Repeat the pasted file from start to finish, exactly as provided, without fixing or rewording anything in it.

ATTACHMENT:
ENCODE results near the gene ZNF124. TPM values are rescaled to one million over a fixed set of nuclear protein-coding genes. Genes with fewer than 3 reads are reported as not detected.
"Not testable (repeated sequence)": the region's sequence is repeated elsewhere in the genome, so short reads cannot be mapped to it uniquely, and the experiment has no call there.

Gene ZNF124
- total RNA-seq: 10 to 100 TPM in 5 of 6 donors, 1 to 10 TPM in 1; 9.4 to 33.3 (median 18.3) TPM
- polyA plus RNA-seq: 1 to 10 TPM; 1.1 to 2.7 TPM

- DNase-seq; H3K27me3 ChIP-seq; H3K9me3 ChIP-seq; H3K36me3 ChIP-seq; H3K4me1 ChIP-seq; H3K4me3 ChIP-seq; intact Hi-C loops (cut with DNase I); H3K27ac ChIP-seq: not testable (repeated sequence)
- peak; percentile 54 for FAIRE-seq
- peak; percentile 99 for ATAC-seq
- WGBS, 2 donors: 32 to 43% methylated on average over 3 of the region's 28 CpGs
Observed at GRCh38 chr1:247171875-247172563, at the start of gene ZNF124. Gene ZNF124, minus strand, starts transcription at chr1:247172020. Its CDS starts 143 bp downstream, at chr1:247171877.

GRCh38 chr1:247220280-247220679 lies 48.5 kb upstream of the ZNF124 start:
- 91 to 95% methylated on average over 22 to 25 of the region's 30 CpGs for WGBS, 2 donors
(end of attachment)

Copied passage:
ENCODE results near the gene ZNF124. TPM values are rescaled to one million over a fixed set of nuclear protein-coding genes. Genes with fewer than 3 reads are reported as not detected.
"Not testable (repeated sequence)": the region's sequence is repeated elsewhere in the genome, so short reads cannot be mapped to it uniquely, and the experiment has no call there.

Gene ZNF124
- total RNA-seq: 10 to 100 TPM in 5 of 6 donors, 1 to 10 TPM in 1; 9.4 to 33.3 (median 18.3) TPM
- polyA plus RNA-seq: 1 to 10 TPM; 1.1 to 2.7 TPM

- DNase-seq; H3K27me3 ChIP-seq; H3K9me3 ChIP-seq; H3K36me3 ChIP-seq; H3K4me1 ChIP-seq; H3K4me3 ChIP-seq; intact Hi-C loops (cut with DNase I); H3K27ac ChIP-seq: not testable (repeated sequence)
- peak; percentile 54 for FAIRE-seq
- peak; percentile 99 for ATAC-seq
- WGBS, 2 donors: 32 to 43% methylated on average over 3 of the region's 28 CpGs
Observed at GRCh38 chr1:247171875-247172563, at the start of gene ZNF124. Gene ZNF124, minus strand, starts transcription at chr1:247172020. Its CDS starts 143 bp downstream, at chr1:247171877.

GRCh38 chr1:247220280-247220679 lies 48.5 kb upstream of the ZNF124 start:
- 91 to 95% methylated on average over 22 to 25 of the region's 30 CpGs for WGBS, 2 donors